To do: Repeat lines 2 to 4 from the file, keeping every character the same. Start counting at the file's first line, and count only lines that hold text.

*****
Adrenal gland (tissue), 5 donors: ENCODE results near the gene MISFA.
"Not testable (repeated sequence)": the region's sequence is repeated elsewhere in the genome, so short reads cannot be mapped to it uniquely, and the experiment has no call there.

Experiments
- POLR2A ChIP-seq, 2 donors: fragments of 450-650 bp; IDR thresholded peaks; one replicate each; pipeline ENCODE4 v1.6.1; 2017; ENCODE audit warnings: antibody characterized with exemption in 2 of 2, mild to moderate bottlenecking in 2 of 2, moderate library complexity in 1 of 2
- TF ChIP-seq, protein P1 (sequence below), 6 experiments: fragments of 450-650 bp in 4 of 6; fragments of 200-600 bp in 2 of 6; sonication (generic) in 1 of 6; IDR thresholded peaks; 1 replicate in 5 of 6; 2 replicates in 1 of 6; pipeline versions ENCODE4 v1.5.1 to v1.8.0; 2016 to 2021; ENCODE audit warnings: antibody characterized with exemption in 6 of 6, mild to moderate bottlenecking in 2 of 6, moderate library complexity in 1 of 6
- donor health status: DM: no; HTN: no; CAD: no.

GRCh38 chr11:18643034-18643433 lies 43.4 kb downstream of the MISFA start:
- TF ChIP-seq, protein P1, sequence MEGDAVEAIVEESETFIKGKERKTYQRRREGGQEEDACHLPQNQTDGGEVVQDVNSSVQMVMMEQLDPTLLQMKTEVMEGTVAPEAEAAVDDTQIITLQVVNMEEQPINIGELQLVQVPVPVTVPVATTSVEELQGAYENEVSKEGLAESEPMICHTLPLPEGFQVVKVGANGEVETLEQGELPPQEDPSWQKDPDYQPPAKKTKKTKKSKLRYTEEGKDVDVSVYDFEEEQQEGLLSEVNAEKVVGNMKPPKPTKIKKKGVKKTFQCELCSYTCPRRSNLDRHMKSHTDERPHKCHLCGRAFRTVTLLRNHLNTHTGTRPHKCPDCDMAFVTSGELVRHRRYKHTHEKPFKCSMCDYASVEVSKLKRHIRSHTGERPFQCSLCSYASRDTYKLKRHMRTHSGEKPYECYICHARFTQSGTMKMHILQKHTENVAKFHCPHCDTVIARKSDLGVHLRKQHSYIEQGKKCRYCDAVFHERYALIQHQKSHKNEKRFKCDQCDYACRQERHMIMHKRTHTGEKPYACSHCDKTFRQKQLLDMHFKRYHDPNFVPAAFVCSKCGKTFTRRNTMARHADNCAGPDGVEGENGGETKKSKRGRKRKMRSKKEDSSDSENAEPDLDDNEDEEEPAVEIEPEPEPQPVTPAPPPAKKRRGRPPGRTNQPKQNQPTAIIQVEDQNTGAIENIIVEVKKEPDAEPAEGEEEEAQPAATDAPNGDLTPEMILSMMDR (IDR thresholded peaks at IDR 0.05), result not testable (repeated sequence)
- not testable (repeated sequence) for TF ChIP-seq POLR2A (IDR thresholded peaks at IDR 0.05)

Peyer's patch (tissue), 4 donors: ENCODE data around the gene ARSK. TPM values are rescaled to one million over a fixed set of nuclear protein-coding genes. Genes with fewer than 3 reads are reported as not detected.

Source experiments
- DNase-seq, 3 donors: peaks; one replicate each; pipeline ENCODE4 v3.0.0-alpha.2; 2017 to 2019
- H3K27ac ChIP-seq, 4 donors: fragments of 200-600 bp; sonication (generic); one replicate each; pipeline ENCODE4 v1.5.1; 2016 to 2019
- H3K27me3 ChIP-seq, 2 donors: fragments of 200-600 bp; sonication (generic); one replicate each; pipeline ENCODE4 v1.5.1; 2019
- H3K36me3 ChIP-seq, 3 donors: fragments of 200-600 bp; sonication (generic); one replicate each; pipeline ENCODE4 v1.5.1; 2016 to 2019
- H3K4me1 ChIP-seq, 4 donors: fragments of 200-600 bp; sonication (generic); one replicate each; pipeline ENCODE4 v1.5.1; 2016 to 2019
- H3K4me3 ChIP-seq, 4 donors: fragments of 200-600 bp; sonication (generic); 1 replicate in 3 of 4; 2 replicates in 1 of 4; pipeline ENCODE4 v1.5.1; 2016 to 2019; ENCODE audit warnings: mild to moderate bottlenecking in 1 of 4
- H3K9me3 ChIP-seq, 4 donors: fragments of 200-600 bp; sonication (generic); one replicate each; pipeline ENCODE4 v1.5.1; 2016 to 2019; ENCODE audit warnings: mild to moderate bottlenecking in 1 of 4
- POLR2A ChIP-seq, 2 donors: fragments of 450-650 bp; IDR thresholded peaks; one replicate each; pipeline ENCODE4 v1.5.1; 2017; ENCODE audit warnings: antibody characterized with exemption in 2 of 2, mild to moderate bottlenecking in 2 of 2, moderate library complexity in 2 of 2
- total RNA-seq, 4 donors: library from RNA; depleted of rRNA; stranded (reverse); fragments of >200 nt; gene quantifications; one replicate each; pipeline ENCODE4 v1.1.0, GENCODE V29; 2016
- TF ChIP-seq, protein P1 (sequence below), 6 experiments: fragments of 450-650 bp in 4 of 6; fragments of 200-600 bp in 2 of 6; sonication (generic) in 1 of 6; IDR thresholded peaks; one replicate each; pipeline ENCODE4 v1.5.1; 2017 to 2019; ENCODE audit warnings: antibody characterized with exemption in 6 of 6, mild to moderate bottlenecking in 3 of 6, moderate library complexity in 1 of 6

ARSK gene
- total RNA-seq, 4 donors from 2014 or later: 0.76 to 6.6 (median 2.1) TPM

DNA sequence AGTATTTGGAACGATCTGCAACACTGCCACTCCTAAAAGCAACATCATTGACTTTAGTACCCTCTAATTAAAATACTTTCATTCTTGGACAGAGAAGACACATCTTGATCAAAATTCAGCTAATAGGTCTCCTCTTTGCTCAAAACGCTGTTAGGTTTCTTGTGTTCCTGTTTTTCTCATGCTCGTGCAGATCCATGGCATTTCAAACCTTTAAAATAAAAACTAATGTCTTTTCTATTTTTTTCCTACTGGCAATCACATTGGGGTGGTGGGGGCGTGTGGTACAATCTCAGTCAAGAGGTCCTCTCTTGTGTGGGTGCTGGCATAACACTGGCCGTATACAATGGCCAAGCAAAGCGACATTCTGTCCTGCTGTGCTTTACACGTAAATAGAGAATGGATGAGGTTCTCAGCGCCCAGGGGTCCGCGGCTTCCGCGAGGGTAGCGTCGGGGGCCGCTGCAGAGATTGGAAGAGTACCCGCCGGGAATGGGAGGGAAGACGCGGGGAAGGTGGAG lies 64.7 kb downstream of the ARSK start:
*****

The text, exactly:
"Not testable (repeated sequence)": the region's sequence is repeated elsewhere in the genome, so short reads cannot be mapped to it uniquely, and the experiment has no call there.

Experiments
- POLR2A ChIP-seq, 2 donors: fragments of 450-650 bp; IDR thresholded peaks; one replicate each; pipeline ENCODE4 v1.6.1; 2017; ENCODE audit warnings: antibody characterized with exemption in 2 of 2, mild to moderate bottlenecking in 2 of 2, moderate library complexity in 1 of 2